It is, of course, absurd that Hillary, running second, would actually call on Obama for VP as she has been saying she would recently. The Clintons have been claiming all these weeks before that Obama is inadequate and suggesting through nuance, as Harvard’s Orlando Patterson says on the op-ed pages of the NYTs this morning, that he is inadequate because he is black. These mnemonic devises amplify and fix in the press as they are inherently propaganda stratigies and are devised and intended to. Clinton here gives the impression that she would without a doubt now select Obama for VP just as she is failing, so that when the tide changes – and it already has – they will still have survivable options: under these radically new, undesirable and unanticipated circumstances Obama should certainly take her as VP as she certainly would undoubtedly have taken him. As a last resort they – Bill, Penn, the Carville Cartel - will send Hillary aboard as VP. As a propaganda strategy it is less slick, less subtle than what usually comes out of Madison Avenue, say, during Super Bowl. It is more akin to what came out of the Soviet Union during the 1950s.
The Clintons are now holding on with their fingernails. Their shills have descended to a quite course application of propaganda; coercing, intimating and intimidating. There are now three parties: The Republicans, the Democrats and the Clintons. Client 9 will again cast the Clintons in shadow and what Spitzer does will reflect on the Democrats as a whole and our country as a whole. And it will contrast with the Clintons in the White House and where they brought us in that ignominious time when Bill was unapologetically tapping the undergraduates. Client 9 further unravels the Clinton Party as its generational apologists who have again and again supported Clinton as Avatar and made the Democratic Party defenders of the indefensible (did somebody say Marc Rich?) are fast coming out of denial.
But this is the Elvis curse. Elvis refuses to leave the building and is an embarrassment to himself and to all of us late in his life. I expect to see Bill in the god suit next; fat, sweating like a pig and drugged, crooning sadly to dead enders in a Las Vegas casino.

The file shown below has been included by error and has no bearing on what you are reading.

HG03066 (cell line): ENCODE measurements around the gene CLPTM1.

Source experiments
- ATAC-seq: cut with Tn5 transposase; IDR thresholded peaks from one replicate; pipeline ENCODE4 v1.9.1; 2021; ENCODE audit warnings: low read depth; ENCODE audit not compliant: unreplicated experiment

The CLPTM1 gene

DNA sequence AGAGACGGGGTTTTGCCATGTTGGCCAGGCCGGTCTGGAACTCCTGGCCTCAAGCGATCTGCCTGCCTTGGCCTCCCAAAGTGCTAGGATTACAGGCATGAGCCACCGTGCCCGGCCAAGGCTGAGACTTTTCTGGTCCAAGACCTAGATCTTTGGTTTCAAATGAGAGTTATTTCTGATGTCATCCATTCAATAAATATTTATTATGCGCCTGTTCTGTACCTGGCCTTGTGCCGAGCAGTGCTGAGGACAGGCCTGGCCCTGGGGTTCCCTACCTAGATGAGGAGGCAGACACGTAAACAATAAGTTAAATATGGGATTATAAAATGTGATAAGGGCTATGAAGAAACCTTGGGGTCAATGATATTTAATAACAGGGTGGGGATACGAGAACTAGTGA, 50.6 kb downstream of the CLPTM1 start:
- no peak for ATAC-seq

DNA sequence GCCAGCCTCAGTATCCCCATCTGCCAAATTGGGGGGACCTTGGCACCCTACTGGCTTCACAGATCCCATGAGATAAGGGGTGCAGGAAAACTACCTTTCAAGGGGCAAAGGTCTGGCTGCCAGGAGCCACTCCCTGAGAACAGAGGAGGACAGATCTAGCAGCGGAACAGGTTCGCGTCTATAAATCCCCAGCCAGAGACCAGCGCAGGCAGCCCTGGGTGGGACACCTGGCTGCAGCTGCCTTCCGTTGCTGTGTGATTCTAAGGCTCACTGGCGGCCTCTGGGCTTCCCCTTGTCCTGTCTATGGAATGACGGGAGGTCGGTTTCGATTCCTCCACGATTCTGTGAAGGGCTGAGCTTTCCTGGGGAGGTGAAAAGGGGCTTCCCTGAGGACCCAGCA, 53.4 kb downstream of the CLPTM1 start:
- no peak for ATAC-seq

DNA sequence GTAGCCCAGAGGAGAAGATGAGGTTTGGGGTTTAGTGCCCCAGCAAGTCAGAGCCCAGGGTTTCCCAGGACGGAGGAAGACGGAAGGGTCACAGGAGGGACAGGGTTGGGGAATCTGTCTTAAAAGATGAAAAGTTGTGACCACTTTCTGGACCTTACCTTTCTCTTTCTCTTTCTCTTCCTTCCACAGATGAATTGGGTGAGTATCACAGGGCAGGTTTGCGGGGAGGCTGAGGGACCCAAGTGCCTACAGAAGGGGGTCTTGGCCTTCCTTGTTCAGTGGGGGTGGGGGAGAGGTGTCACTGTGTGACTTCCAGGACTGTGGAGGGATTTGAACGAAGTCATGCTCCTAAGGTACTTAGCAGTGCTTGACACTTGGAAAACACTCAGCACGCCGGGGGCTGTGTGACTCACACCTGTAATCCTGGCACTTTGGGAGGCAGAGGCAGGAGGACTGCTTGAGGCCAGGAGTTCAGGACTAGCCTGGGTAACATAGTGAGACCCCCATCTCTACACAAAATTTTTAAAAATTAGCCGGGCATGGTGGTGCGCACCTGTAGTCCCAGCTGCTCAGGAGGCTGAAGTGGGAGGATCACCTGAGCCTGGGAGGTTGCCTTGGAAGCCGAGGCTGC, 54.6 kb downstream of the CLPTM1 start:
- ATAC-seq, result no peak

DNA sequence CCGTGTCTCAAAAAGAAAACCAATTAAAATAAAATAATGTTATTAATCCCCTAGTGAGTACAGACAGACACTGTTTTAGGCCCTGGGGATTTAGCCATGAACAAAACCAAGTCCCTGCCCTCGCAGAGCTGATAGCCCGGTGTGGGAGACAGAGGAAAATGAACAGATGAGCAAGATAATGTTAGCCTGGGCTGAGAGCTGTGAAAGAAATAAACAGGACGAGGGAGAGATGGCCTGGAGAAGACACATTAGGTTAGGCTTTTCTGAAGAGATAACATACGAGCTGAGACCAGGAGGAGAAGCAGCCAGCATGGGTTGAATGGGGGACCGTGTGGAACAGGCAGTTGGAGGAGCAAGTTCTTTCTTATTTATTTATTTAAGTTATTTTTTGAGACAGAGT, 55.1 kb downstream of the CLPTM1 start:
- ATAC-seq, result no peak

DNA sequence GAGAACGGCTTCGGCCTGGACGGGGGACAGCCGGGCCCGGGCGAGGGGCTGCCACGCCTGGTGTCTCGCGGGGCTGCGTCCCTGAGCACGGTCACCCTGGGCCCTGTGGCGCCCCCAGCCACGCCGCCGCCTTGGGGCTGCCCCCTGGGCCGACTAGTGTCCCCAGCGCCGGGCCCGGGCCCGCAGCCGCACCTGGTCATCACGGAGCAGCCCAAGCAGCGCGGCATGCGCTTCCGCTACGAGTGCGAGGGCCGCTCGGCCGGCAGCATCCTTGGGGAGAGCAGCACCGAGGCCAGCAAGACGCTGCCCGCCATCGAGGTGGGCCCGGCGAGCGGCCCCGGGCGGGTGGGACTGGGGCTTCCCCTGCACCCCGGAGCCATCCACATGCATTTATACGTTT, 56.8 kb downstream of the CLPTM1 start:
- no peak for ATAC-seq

Professor Patterson’s perceptive and thoughtful op-ed in today’s NYTs, Red Phone in Black and White, makes the point that Clinton insinuates in the 3 am TV ad, which shows a little white girl frightened in the night, that the girl is afraid because a black man would be answering the phone.
I have spent my life studying the pictures and symbols of racism and slavery, and when I saw the Clinton ad’s central image — innocent sleeping children and a mother in the middle of the night at risk of mortal danger — it brought to my mind scenes from the past. I couldn’t help but think of D. W. Griffith’s "Birth of a Nation," the racist movie epic that helped revive the Ku Klux Klan, with its portrayal of black men lurking in the bushes around white society. The danger implicit in the phone ad — as I see it — is that the person answering the phone might be a black man, someone who could not be trusted to protect us from this threat.
It is interesting that in the comment section of that article several people referred to a "Bogie Man" which, where I grew up in Rhode Island in the 50s, meant a black man. Another commentator suggested that Bill Clinton suggesting someone coming "in the night" to take the election from Hillary was a draw on racist attitudes in a racially polarized state.
Good points. There was indeed something sick and twisted in the clip – an insidious threat; Red Threat or Yellow Peril or H. Rap Brown threatening to burn down the neighborhood.
We built it and we're gonna burn it down. Honkies and all.
But for some reason I started thinking about the Odessa Steps sequence in Sergei Eisenstein's Battleship Potemkin, a classic propaganda film from the 1930s. It was suggested by the tightness of the close up and the coarseness of the heavy-handed telling and the overt propaganda in these early silent films.
Clinton & Co. have adopted language and strategy reminiscent of Soviet-era propaganda: Deceive forcefully and the faithful will reinforce. Her claim last week that her time as First Lady gave her experience in foreign policy was in itself enough to gag a horse, but making such an absurd statement with a bunch of Admirals and army guys at her side was reminiscent of the old Politburo propaganda forums which always had puffy-chested Generals standing by with long faces and long rows of medals to accompany Khrushchev's ridiculous pronouncements.
All I could think about was Mrs. Khrushchev. It sounded ridiculous to anyone not in the cult.